16. mkspeedr

    mkspeedr Member

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    You have GOT to tell your mom to slow down...[/QUOTE]

    LOL - yes! I thought she would have slowed down when she retired to AZ.

    But I do agree the P85D range is not as advertised. I just blame the car for making me overzealous with the accelerator.
     
  17. apacheguy

    apacheguy Sig 255, VIN 320

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    IMHO, 90% of rated is pretty darn good. Haven't kept close track recently, but I wouldn't be surprised if I'm seeing less than that. I average 340 Wh/mi and I think rated is 300 Wh/mi. And I'm certainly no Tesla defender, as all of you well know :wink:

    One more thing... Unless I'm mistaken isn't it called "rated" for a reason? The EPA determined that number, not Tesla.
     
  18. FlasherZ

    FlasherZ Sig Model S + Sig Model X + Model 3 Resv

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    I live 2 miles from the state highway, involving curves and hills that don't really allow me to take advantage of regen. As a result, all of my shorter trips suffer from "400ia" - by the time I get to the state highway, I'm at 500-600 Wh/mi. As a result, my lifetime average is 350 Wh/mi (about 85% of rated). Now, on longer trips - like my run to Florida recently - I can frequently make 280 at 5 mph over the speed limit, but I can't do it locally.

    A lot of people have the same concern, because I'm frequently asked "how many miles do you really get on a charge?"
     
  19. wk057

    wk057 Senior Tinkerer

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    Personally, I think any miles of range displayed should in some way be based on actual usage. Maybe start with rated as a base, but adjust up or down from there as the car is used more, and have an option to reset this at any time.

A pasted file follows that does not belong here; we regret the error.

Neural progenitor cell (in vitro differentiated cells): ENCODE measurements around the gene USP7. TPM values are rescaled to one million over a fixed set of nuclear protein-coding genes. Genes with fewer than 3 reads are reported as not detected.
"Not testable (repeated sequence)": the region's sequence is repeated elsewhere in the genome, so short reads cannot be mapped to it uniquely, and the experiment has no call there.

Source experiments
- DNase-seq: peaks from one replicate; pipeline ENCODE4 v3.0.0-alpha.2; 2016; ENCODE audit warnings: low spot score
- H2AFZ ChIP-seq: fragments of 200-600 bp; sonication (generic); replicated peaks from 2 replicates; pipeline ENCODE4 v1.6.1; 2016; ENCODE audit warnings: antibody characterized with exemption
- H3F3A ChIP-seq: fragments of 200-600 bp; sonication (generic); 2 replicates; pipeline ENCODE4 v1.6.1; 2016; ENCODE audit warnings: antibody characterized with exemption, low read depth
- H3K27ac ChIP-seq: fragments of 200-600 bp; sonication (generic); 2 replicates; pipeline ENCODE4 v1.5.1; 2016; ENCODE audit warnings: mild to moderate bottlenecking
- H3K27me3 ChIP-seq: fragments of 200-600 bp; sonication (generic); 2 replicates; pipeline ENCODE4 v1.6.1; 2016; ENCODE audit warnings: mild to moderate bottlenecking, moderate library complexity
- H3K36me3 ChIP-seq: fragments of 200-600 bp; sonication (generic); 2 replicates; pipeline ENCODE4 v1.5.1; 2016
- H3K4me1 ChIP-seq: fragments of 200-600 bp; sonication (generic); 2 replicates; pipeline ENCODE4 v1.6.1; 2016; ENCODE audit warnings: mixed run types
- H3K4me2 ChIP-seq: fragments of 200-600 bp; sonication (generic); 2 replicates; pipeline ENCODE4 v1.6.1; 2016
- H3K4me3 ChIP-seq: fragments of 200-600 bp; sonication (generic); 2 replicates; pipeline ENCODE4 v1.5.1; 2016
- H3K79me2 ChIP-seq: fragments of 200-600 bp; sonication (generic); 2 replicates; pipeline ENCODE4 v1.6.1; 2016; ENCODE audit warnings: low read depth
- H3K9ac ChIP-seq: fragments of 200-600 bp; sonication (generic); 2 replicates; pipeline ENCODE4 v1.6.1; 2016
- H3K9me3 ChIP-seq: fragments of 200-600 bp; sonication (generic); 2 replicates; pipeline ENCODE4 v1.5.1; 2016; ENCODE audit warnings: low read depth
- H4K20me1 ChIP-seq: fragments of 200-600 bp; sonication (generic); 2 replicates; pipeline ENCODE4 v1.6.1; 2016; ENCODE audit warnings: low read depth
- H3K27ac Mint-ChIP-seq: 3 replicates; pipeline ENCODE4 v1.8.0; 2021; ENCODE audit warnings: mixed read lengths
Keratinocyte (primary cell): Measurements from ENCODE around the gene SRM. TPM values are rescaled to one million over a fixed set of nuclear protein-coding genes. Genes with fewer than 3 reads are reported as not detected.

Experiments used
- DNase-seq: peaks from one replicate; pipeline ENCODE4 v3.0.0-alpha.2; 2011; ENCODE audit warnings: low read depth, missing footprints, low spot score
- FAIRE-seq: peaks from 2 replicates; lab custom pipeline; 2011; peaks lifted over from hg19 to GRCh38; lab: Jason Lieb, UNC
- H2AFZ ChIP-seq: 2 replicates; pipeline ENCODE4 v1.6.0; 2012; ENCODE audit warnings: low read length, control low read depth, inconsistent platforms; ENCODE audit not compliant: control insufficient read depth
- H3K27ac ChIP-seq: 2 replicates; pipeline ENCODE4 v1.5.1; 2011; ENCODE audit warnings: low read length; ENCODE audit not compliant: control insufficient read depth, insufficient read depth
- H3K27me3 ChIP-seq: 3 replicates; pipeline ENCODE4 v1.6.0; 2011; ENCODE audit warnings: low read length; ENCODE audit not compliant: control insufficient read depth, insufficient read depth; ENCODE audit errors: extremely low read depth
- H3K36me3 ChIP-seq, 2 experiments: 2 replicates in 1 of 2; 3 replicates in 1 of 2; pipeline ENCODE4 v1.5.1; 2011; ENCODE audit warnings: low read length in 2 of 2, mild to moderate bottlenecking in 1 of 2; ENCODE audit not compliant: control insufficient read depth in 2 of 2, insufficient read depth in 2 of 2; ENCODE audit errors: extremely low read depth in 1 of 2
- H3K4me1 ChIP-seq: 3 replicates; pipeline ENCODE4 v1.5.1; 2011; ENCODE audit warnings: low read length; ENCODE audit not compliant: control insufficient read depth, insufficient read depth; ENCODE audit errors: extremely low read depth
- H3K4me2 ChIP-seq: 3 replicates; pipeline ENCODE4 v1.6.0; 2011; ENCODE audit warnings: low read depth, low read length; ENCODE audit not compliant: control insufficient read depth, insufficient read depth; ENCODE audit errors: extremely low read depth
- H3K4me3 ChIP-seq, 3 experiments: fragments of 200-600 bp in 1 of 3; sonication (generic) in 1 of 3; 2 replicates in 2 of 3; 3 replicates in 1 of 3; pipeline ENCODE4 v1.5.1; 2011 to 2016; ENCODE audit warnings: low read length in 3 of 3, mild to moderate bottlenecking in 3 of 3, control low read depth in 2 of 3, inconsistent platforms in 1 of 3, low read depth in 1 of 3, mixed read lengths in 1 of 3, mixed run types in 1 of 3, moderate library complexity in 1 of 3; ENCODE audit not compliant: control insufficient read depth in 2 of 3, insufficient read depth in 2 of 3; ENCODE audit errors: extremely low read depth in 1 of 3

For example, my life Wh/mi in my P85D is somewhere between 350-360. On my P85 it was ~320. If the P85D used this and just showed me ~200 miles at 90% instead of 228, I personally would feel much better about it.

    Really, I'd like there to be this and a fourth setting to the Rated/Ideal miles display. The last one being "Custom" where I can select my own Wh/mi for a mile displayed.

    But back to the topic, yeah Tesla certainly fudged the P85D range numbers. It shows 253 miles on mine at 100%. That's only ~5% less than the P85. But in reality it's more like 10-12% less efficient on average for the same long trips I've done. In a mostly controlled test like my second side-by-side it comes in pretty darn close to the P85, but this was at lower than regular driving speeds. I really should do another side by side at night (no traffic) with the cruise at 78 with normal acceleration and such.
     
  20. nwdiver

    nwdiver Active Member

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    This is going to be the MOST confusing aspect of EV driving to former ICE drivers as EVs go mainstream... second to understanding what the heck a kW vs a kWh are and why they can't supercharge at home...

    An ICE is ~30% efficient... meaning that 70% of energy is gone no matter how fast they drive or how much A/C they use. Driving 60 vs 70 in an ICE gives you <5% more range... in an EV >20% more range...

    External variables like speed, A/C and topography are 30% of ICE consumption.... >80% of EV consumption... that's the 'cost' of efficiency. It's easy to forget that a P85 has the energy equivalent of a 2.5gal gas tank.